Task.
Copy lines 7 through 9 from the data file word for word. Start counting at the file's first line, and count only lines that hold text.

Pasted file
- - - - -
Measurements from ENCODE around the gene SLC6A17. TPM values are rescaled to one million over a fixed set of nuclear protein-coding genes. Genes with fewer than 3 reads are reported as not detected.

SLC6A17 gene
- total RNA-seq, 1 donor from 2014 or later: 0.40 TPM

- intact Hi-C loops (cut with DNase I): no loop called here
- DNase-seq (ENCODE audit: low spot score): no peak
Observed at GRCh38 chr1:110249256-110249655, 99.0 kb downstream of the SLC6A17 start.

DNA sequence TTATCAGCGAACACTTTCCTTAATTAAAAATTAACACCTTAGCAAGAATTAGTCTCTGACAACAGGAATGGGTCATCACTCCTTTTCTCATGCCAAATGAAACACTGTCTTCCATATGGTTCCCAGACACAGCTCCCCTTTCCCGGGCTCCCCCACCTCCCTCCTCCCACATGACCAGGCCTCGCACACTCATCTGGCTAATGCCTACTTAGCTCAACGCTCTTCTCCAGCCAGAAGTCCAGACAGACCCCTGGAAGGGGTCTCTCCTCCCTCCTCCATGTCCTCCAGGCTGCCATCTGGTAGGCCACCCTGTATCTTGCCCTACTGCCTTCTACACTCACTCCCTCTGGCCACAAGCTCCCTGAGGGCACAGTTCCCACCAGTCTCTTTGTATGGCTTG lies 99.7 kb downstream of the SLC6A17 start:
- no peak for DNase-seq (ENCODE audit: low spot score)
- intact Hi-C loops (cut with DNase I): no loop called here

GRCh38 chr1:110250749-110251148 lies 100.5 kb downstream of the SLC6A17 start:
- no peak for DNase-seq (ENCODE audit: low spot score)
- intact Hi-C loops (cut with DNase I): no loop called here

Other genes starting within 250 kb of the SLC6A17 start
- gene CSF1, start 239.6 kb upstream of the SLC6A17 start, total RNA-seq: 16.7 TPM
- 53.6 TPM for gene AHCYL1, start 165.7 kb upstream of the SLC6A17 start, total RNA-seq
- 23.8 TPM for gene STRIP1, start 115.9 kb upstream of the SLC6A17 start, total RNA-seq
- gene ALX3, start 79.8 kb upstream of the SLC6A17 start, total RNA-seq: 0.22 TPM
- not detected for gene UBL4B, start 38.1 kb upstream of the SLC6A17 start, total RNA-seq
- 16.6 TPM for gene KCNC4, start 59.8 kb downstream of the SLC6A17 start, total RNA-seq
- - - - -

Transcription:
DNA sequence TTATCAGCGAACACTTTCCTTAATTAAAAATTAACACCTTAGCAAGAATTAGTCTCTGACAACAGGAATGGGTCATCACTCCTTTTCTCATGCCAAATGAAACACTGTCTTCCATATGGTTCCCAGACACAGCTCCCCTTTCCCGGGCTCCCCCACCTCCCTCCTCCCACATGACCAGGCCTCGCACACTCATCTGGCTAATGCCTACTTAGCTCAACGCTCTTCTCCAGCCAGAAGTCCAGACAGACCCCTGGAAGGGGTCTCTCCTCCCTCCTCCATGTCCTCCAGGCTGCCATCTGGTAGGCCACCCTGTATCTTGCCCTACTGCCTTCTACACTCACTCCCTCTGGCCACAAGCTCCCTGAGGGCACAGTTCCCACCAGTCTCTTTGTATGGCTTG lies 99.7 kb downstream of the SLC6A17 start:
- no peak for DNase-seq (ENCODE audit: low spot score)
- intact Hi-C loops (cut with DNase I): no loop called here